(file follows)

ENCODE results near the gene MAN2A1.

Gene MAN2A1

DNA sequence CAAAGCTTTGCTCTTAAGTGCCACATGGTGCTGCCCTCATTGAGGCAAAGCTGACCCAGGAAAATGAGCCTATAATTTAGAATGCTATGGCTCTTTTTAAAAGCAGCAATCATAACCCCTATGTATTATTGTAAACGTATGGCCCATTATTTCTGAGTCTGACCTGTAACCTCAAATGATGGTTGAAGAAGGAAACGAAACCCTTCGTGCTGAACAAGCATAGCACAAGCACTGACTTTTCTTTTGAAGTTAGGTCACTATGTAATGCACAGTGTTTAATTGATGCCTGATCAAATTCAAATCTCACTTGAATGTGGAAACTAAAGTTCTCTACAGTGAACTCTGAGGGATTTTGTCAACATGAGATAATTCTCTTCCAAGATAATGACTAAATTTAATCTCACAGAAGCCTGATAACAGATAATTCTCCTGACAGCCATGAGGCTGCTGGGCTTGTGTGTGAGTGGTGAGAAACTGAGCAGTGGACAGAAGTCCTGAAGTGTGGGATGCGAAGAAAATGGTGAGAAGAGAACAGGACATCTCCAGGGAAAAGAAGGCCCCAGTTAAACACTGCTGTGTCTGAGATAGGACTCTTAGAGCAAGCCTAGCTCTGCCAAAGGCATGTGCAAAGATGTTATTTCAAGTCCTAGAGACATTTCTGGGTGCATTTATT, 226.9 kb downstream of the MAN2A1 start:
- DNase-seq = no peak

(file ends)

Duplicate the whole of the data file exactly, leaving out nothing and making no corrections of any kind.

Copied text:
ENCODE results near the gene MAN2A1.

Gene MAN2A1

DNA sequence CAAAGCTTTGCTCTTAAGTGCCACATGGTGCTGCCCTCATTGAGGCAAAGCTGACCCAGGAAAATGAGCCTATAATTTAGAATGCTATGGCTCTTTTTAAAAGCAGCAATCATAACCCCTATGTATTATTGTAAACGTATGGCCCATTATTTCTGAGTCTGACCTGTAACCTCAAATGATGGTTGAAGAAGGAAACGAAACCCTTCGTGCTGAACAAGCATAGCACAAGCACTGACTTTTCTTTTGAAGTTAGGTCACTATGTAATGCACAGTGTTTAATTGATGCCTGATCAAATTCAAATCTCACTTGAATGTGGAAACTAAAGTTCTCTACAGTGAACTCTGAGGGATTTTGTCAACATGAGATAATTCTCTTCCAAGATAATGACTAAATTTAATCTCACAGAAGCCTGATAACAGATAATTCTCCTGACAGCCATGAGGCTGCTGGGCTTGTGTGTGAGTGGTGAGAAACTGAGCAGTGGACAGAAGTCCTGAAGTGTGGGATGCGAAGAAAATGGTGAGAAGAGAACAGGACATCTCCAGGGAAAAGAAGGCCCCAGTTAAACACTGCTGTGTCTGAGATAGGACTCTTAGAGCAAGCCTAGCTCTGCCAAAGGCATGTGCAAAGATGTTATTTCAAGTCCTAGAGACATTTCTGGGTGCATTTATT, 226.9 kb downstream of the MAN2A1 start:
- DNase-seq = no peak